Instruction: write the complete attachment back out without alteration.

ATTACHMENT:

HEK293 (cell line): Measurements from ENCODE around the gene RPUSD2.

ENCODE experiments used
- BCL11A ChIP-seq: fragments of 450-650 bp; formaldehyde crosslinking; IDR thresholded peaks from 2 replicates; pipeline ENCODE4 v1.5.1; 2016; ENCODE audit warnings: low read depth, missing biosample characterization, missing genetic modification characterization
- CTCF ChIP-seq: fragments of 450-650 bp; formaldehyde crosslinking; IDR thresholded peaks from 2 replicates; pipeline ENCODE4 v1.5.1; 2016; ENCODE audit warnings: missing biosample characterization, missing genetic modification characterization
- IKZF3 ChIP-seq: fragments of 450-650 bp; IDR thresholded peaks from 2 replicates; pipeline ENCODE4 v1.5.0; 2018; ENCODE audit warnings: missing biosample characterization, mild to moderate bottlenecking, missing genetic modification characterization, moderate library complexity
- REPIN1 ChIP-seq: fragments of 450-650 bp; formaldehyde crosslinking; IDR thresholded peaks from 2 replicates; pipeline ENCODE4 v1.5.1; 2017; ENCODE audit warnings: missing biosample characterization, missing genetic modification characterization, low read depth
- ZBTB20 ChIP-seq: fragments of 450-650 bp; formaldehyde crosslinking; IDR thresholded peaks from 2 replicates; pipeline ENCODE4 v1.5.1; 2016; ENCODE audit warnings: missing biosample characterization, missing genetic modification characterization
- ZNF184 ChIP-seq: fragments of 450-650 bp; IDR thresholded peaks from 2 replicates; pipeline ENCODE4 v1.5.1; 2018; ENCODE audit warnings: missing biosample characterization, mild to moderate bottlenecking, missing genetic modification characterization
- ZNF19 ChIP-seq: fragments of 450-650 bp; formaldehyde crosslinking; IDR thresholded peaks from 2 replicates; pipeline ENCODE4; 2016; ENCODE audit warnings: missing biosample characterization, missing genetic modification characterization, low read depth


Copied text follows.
HEK293 (cell line): Measurements from ENCODE around the gene RPUSD2.

ENCODE experiments used
- BCL11A ChIP-seq: fragments of 450-650 bp; formaldehyde crosslinking; IDR thresholded peaks from 2 replicates; pipeline ENCODE4 v1.5.1; 2016; ENCODE audit warnings: low read depth, missing biosample characterization, missing genetic modification characterization
- CTCF ChIP-seq: fragments of 450-650 bp; formaldehyde crosslinking; IDR thresholded peaks from 2 replicates; pipeline ENCODE4 v1.5.1; 2016; ENCODE audit warnings: missing biosample characterization, missing genetic modification characterization
- IKZF3 ChIP-seq: fragments of 450-650 bp; IDR thresholded peaks from 2 replicates; pipeline ENCODE4 v1.5.0; 2018; ENCODE audit warnings: missing biosample characterization, mild to moderate bottlenecking, missing genetic modification characterization, moderate library complexity
- REPIN1 ChIP-seq: fragments of 450-650 bp; formaldehyde crosslinking; IDR thresholded peaks from 2 replicates; pipeline ENCODE4 v1.5.1; 2017; ENCODE audit warnings: missing biosample characterization, missing genetic modification characterization, low read depth
- ZBTB20 ChIP-seq: fragments of 450-650 bp; formaldehyde crosslinking; IDR thresholded peaks from 2 replicates; pipeline ENCODE4 v1.5.1; 2016; ENCODE audit warnings: missing biosample characterization, missing genetic modification characterization
- ZNF184 ChIP-seq: fragments of 450-650 bp; IDR thresholded peaks from 2 replicates; pipeline ENCODE4 v1.5.1; 2018; ENCODE audit warnings: missing biosample characterization, mild to moderate bottlenecking, missing genetic modification characterization
- ZNF19 ChIP-seq: fragments of 450-650 bp; formaldehyde crosslinking; IDR thresholded peaks from 2 replicates; pipeline ENCODE4; 2016; ENCODE audit warnings: missing biosample characterization, missing genetic modification characterization, low read depth